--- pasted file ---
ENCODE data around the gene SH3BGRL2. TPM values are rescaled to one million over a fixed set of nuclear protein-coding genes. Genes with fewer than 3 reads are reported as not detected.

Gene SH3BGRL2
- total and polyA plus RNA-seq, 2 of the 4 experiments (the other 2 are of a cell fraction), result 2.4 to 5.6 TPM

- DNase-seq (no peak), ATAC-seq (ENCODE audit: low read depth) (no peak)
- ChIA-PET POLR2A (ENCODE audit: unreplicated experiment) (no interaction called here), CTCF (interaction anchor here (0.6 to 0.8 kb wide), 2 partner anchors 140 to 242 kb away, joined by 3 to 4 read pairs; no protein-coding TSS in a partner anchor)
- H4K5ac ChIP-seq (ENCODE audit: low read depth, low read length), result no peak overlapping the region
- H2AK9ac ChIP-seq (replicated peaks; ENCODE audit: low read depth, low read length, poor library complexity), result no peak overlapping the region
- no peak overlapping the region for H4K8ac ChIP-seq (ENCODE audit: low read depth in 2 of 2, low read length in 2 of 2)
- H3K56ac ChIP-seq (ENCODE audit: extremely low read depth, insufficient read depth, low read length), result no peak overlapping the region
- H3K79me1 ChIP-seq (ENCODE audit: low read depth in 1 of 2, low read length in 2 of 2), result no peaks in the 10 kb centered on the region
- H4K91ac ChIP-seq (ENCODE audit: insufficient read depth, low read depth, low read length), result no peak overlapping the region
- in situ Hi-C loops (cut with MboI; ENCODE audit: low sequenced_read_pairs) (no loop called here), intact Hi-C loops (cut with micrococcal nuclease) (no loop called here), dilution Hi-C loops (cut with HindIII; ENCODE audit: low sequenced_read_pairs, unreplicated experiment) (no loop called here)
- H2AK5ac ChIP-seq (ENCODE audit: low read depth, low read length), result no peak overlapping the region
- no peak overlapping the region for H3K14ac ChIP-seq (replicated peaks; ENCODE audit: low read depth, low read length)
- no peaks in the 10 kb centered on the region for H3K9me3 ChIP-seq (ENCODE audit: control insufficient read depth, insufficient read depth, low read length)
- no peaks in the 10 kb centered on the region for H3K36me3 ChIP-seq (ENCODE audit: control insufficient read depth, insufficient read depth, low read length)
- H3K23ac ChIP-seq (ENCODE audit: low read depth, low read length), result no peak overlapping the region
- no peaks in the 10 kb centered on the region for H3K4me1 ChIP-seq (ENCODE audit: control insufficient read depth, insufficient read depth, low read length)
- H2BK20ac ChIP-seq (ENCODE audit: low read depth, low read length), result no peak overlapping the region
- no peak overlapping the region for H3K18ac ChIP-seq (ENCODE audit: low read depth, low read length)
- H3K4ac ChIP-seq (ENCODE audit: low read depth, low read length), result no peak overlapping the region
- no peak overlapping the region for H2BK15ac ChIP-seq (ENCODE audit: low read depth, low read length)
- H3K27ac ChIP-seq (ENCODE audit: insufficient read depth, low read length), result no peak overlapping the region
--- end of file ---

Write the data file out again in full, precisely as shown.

ENCODE data around the gene SH3BGRL2. TPM values are rescaled to one million over a fixed set of nuclear protein-coding genes. Genes with fewer than 3 reads are reported as not detected.

Gene SH3BGRL2
- total and polyA plus RNA-seq, 2 of the 4 experiments (the other 2 are of a cell fraction), result 2.4 to 5.6 TPM

- DNase-seq (no peak), ATAC-seq (ENCODE audit: low read depth) (no peak)
- ChIA-PET POLR2A (ENCODE audit: unreplicated experiment) (no interaction called here), CTCF (interaction anchor here (0.6 to 0.8 kb wide), 2 partner anchors 140 to 242 kb away, joined by 3 to 4 read pairs; no protein-coding TSS in a partner anchor)
- H4K5ac ChIP-seq (ENCODE audit: low read depth, low read length), result no peak overlapping the region
- H2AK9ac ChIP-seq (replicated peaks; ENCODE audit: low read depth, low read length, poor library complexity), result no peak overlapping the region
- no peak overlapping the region for H4K8ac ChIP-seq (ENCODE audit: low read depth in 2 of 2, low read length in 2 of 2)
- H3K56ac ChIP-seq (ENCODE audit: extremely low read depth, insufficient read depth, low read length), result no peak overlapping the region
- H3K79me1 ChIP-seq (ENCODE audit: low read depth in 1 of 2, low read length in 2 of 2), result no peaks in the 10 kb centered on the region
- H4K91ac ChIP-seq (ENCODE audit: insufficient read depth, low read depth, low read length), result no peak overlapping the region
- in situ Hi-C loops (cut with MboI; ENCODE audit: low sequenced_read_pairs) (no loop called here), intact Hi-C loops (cut with micrococcal nuclease) (no loop called here), dilution Hi-C loops (cut with HindIII; ENCODE audit: low sequenced_read_pairs, unreplicated experiment) (no loop called here)
- H2AK5ac ChIP-seq (ENCODE audit: low read depth, low read length), result no peak overlapping the region
- no peak overlapping the region for H3K14ac ChIP-seq (replicated peaks; ENCODE audit: low read depth, low read length)
- no peaks in the 10 kb centered on the region for H3K9me3 ChIP-seq (ENCODE audit: control insufficient read depth, insufficient read depth, low read length)
- no peaks in the 10 kb centered on the region for H3K36me3 ChIP-seq (ENCODE audit: control insufficient read depth, insufficient read depth, low read length)
- H3K23ac ChIP-seq (ENCODE audit: low read depth, low read length), result no peak overlapping the region
- no peaks in the 10 kb centered on the region for H3K4me1 ChIP-seq (ENCODE audit: control insufficient read depth, insufficient read depth, low read length)
- H2BK20ac ChIP-seq (ENCODE audit: low read depth, low read length), result no peak overlapping the region
- no peak overlapping the region for H3K18ac ChIP-seq (ENCODE audit: low read depth, low read length)
- H3K4ac ChIP-seq (ENCODE audit: low read depth, low read length), result no peak overlapping the region
- no peak overlapping the region for H2BK15ac ChIP-seq (ENCODE audit: low read depth, low read length)
- H3K27ac ChIP-seq (ENCODE audit: insufficient read depth, low read length), result no peak overlapping the region